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Climate education teaching resources

Large crowd of young people holding signs; one reads "We Only Have One" with a picture of the Earth

Integrating climate education into the curriculum can arm our students with knowledge to help them meet one of the biggest challenges of their lifetime.

The NYC Department of Education established four Climate Action Days to take place during the 2023-24 school year each with a specific focus: Dec. 6: energy; Feb. 7: waste; April 17: health, wellness and green space; and June 12: water.

Remember that climate change can be an anxiety-producing topic, especially for students who live, or who have family members who live, in vulnerable areas. Don’t share resources without context and hope. Use examples of how climate change could be slowed if humans enact change. Show how climate emergencies create opportunities for communities to make a difference. Allow students to brainstorm solutions and channel their ideas into action plans.

Curriculum materials

If you are planning to create lesson plans related to Climate Action Days or want to integrate climate change more regularly in your classroom, there are many high-quality materials online.

Visual and media resources 

Online simulations demonstrate how our world has and will transform. Some sites include historical data and imagery so we can see a timeline of change; others predict outcomes based on what human interventions may or may not occur.

  • Google Earth: These tours depict rising sea levels, deforestation and air pollution in New York City and locations around the world.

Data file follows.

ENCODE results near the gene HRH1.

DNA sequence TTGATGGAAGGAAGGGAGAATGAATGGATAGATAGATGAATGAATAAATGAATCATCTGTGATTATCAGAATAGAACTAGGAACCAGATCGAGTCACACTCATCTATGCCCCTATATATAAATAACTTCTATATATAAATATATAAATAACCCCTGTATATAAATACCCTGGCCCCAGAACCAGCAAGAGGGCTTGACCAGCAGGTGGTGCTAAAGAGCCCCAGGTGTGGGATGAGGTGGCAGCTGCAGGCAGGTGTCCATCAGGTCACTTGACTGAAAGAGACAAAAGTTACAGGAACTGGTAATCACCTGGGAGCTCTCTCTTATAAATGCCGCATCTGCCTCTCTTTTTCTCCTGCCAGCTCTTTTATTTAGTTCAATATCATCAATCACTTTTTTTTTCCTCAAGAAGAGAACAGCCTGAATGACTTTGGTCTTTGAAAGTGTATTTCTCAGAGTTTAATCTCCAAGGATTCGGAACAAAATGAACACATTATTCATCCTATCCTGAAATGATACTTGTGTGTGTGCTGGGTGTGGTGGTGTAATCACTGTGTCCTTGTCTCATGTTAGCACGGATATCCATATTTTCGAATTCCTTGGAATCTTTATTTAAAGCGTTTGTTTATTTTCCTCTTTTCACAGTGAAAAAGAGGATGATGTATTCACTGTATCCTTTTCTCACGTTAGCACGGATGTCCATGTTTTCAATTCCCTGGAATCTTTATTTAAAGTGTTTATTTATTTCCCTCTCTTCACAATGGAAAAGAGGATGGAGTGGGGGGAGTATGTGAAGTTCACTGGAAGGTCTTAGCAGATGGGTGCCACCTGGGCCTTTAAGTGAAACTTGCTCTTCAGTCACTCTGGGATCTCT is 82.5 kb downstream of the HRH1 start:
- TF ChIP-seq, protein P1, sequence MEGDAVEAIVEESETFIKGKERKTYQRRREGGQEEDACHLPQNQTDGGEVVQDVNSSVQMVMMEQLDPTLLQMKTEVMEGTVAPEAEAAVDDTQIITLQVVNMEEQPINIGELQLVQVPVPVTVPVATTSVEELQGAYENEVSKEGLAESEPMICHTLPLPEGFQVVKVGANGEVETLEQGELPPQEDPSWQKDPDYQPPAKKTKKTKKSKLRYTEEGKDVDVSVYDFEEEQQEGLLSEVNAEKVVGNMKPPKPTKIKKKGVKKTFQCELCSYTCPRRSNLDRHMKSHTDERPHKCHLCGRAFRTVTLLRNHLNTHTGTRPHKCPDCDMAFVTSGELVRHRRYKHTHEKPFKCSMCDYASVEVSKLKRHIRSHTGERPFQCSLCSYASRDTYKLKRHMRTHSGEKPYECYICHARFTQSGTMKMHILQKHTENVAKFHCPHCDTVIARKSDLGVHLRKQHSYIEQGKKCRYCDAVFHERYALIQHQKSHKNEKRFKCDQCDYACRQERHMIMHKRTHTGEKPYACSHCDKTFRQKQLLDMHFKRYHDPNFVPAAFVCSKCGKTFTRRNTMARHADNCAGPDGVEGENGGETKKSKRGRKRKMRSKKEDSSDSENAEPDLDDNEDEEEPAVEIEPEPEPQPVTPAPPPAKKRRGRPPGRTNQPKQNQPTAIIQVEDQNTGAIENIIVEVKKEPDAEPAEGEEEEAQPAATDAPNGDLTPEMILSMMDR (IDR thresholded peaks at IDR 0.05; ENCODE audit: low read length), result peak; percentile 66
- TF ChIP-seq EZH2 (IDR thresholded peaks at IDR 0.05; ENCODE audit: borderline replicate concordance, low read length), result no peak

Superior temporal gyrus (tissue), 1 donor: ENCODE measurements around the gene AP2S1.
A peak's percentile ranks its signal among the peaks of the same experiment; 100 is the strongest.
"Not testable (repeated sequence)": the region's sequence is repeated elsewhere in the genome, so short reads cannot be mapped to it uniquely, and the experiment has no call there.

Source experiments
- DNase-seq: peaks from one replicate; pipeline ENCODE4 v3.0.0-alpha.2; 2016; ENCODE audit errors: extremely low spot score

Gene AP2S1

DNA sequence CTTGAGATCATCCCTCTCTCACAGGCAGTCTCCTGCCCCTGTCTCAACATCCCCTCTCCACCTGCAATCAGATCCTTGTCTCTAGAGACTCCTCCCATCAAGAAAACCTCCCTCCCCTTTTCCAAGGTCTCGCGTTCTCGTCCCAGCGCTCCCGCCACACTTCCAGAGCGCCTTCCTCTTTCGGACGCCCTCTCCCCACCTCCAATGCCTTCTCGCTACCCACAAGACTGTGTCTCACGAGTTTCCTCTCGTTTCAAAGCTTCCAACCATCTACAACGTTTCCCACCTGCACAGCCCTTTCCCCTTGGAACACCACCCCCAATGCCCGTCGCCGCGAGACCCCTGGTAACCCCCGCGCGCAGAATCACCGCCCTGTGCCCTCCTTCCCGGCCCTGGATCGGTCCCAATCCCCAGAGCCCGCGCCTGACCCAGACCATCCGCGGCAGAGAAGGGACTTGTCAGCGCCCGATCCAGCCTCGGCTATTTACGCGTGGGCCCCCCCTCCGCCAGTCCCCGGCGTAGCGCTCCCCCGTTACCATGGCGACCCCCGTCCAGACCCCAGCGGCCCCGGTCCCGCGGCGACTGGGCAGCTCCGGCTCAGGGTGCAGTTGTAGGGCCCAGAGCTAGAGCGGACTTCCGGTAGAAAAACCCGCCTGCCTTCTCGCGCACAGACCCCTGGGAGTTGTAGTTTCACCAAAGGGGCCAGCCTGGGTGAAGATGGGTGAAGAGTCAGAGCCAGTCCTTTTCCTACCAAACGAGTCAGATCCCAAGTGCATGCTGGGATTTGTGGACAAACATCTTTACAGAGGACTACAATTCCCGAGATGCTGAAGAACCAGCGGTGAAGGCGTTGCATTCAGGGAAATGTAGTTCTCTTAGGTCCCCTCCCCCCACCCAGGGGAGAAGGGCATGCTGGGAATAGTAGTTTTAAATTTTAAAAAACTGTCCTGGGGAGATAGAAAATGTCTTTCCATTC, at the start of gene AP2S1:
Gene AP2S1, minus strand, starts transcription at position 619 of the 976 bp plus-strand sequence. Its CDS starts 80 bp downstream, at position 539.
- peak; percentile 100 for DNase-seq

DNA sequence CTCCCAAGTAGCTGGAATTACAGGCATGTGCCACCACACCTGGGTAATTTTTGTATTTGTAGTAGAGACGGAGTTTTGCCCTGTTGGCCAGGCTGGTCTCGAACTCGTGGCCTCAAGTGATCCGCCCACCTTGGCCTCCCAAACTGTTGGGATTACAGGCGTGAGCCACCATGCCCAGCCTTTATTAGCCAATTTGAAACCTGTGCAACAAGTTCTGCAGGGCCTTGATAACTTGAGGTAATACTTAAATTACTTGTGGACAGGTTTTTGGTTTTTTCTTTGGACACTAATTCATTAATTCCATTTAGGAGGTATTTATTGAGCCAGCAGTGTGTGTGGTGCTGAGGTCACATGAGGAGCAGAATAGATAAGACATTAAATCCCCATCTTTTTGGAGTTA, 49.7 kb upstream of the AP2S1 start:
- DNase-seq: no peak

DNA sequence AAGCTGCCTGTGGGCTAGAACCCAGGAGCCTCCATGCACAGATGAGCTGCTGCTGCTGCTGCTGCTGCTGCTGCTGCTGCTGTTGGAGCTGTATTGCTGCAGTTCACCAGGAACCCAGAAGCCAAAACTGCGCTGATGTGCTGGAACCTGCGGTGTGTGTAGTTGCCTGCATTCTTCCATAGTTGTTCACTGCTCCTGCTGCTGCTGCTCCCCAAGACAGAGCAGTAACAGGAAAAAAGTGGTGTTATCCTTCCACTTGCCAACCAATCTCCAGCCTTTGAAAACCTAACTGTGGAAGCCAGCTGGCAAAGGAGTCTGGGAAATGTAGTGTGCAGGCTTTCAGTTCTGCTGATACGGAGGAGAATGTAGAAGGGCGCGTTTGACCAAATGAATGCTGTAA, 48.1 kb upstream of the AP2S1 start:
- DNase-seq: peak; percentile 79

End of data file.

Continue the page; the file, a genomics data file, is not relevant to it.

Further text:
• NASA's Climate Time Machine: This series of visualizations shows how some of Earth's key climate indicators are changing over time.
  • Climate Impact Lab: This map contains historical data and predicts temperature rise, adjusting for the amount of emissions.
  • MIT's Climate Primer: This tool combines statistics and interactive charts to provide an overview of climate change.
  • Climate Central: Its coastal-risk screening tool shows areas that will be underwater by a certain year or temperature.
  • En-ROADS Solutions: It demonstrates the impact of different variables on our climate, such as increased energy efficiency or continued reliance on coal and oil.
  • The Carbon Map: The map adjusts our view of the globe according to which area of the world is most responsible for emissions or which people are most vulnerable to risk.
  • Climate Trace: This site tracks greenhouse gas output via a map of the world to quickly illustrate who and what cause the most emissions.
  • Climate Crisis Timeline: This site from the Zinn Education Project examines historical events from a climate justice lens. 
  • What's Going on in This Graph: Using graphs from the New York Times, this resource from the Times' Learning Network offers classroom strategies for addressing data related to climate change. 
  • Unnatural Disasters: These story maps from the Natural Wildlife Federation show how natural disasters intensified by climate change affect people and wildlife across the United States.